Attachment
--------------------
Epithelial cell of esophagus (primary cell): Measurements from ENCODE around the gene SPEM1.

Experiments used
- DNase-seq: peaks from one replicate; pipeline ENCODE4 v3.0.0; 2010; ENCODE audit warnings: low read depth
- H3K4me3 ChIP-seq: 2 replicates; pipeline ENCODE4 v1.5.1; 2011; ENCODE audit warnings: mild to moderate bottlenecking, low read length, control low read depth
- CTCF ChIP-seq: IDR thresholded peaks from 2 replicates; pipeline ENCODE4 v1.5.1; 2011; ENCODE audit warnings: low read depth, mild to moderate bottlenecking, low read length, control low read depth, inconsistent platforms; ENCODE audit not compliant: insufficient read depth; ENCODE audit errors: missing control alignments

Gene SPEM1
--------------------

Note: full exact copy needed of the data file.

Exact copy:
Epithelial cell of esophagus (primary cell): Measurements from ENCODE around the gene SPEM1.

Experiments used
- DNase-seq: peaks from one replicate; pipeline ENCODE4 v3.0.0; 2010; ENCODE audit warnings: low read depth
- H3K4me3 ChIP-seq: 2 replicates; pipeline ENCODE4 v1.5.1; 2011; ENCODE audit warnings: mild to moderate bottlenecking, low read length, control low read depth
- CTCF ChIP-seq: IDR thresholded peaks from 2 replicates; pipeline ENCODE4 v1.5.1; 2011; ENCODE audit warnings: low read depth, mild to moderate bottlenecking, low read length, control low read depth, inconsistent platforms; ENCODE audit not compliant: insufficient read depth; ENCODE audit errors: missing control alignments

Gene SPEM1